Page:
Ten authoritative cookbooks for giving, or keeping, at this holiday season
I have very strict rules about holiday cookbooks. If I'm going to give one as a present, it has to be so beautiful that I don't want a speck of flour to touch it. At the same time, the recipes have to be so tempting that I'm constantly leaping up and rushing into the kitchen to try them out. And on top of that, the text has to be so riveting that I instantly plunk myself down and read it straight through. I guess what I'm saying is that the book has to be so good I end up keeping it for myself and buying another copy to give away. That's going to make this holiday season quite an expensive one for me.
Look at Italian cookbooks alone--three new ones I can't do without! Arthur Schwartz's Naples at Table ($32.50; HarperCollins) explores the cuisine that, until recently, meant "the kind of Italian food you've heard of" to most American cooks. As Schwartz makes happily clear, the food of this southern seaport city encompasses not only pizza but also Peppered Mussels, Prosciutto Brioche and Smothered Escarole. The information is encyclopedic, and Schwartz seems to have the knack for making friends wherever he goes. "You're hanging out with your buddies and suddenly you're all hungry. What would you make?" he asks one young cook, who "without hesitating...shot back with this recipe that takes less time to cook than the pasta."
In Food and Memories of Abruzzo ($35; Macmillan), Anna Teresa Callen writes that most dishes from this relatively isolated region of central Italy (especially well-known for its lamb and its peppers) "travel no farther than the next generation." But Callen grew up in Abruzzo, and she wants to make her readers part of the family. The text is lavishly spiced with chatty anecdotes and snapshots of her family--perfect bedside reading.
Meanwhile, Joyce Goldstein has been busy researching Italian family food of another kind. Rome is the site of the oldest Jewish community in Europe, and in Cucina Ebraica: Flavors of the Italian Jewish Kitchen ($30; Chronicle), Goldstein has taken on the enormous task of codifying Italian Jewish cuisine. Most of the recipes she found had been passed down orally, and the ones that were written contained instructions like "Assemble dough in the usual manner." Goldstein's perseverance has resulted in a collection that's homey, elegant and informative, and her Crispy Fried Artichokes alone would be worth buying the book for.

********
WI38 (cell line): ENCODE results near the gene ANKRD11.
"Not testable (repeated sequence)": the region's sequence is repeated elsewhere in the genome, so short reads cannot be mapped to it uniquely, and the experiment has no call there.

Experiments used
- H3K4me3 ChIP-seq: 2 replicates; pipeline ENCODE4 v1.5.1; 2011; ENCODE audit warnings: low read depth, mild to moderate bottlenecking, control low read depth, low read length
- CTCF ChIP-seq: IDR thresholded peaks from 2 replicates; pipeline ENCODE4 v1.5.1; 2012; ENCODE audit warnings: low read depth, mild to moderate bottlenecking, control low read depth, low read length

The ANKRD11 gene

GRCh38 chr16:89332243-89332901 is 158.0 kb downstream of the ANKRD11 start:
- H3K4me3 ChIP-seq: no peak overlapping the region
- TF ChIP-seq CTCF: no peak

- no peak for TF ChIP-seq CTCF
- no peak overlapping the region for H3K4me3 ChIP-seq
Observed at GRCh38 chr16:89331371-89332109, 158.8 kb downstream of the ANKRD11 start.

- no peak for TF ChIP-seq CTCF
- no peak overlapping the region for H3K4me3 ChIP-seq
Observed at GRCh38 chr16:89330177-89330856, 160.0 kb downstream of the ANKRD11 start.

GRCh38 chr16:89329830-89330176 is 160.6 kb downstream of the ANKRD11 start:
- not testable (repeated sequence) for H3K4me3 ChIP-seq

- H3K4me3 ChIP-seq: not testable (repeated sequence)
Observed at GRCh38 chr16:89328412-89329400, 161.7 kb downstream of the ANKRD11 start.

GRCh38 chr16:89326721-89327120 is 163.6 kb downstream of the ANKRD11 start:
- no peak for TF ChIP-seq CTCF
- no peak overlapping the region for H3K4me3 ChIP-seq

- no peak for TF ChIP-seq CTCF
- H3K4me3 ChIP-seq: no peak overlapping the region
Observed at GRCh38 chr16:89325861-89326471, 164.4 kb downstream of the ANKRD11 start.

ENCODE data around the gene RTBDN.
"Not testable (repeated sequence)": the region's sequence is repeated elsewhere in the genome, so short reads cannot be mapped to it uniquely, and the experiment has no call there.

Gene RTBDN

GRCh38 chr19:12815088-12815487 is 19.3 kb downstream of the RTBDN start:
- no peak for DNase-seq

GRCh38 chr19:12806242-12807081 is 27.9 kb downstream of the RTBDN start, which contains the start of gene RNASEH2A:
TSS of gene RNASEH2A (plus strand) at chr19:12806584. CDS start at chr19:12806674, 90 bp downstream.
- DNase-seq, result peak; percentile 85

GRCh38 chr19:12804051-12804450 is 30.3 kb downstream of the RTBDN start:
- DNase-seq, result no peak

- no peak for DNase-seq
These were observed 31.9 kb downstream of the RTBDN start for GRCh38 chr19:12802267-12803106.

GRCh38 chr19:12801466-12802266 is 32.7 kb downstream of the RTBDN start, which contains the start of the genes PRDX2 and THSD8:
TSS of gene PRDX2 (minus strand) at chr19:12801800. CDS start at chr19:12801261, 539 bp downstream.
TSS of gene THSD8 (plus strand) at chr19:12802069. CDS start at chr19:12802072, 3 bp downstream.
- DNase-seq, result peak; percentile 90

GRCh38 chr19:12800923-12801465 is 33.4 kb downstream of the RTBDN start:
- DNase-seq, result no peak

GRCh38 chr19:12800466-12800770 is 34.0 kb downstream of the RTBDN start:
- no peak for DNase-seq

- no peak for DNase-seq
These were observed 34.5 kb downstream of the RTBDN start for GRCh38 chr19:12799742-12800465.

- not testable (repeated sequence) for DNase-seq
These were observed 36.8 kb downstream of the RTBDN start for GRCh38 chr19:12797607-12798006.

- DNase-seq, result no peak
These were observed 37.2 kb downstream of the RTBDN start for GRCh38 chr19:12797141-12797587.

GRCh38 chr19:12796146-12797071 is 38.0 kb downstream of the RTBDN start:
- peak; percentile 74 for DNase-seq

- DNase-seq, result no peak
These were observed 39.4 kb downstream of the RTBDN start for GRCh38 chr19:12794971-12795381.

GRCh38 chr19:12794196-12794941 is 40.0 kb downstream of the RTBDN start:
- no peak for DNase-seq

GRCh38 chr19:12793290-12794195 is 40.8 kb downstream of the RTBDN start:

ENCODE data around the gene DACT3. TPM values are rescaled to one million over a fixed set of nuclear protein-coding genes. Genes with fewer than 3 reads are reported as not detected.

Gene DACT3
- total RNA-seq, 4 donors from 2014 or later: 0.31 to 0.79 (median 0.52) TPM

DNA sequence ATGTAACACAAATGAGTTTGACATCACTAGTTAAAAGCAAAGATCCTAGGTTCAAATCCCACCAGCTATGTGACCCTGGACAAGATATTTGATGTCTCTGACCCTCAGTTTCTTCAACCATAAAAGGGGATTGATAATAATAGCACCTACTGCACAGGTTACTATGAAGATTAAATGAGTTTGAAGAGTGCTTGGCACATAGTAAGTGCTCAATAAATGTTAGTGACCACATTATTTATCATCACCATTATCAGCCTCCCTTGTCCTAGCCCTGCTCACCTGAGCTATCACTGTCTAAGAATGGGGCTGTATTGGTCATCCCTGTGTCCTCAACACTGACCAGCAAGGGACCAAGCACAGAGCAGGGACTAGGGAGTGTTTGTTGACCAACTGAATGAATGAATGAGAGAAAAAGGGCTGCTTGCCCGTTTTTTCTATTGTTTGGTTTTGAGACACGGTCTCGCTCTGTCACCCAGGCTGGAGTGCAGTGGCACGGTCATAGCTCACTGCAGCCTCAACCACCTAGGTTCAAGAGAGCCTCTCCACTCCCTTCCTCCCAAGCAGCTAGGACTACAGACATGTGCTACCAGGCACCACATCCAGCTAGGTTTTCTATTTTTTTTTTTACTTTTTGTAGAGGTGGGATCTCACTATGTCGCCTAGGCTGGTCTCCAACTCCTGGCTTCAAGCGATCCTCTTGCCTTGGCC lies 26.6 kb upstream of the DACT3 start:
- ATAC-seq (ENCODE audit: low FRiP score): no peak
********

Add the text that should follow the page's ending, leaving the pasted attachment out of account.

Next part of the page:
Diana Kennedy's My Mexico ($32.50; Clarkson Potter) is an intensely personal vision of a country that is as much memory as reality. Kennedy--one of the world's leading authorities on Mexican food--helps harvest pecans in Coahuila, eats masa gruel with a potter and oysters with a cannery owner, and tracks down the xocoyoli, a wild begonia with an edible stem that grows on a riverbank. The book has hundreds of recipes too. Open any page of My Mexico and be transported to a waking dream.
Exotic travel also plays a starring role in Seductions of Rice ($35; Artisan) by Jeffrey Alford and Naomi Duguid. This plucky couple and their two sons have traveled extensively to research the world's rice-eating cultures. The result is a touching and vivid account of an amazingly versatile grain and what it means to the people who eat it; the authors cover every variation from Thai Rice and Herbs Salad to Hoppin' John.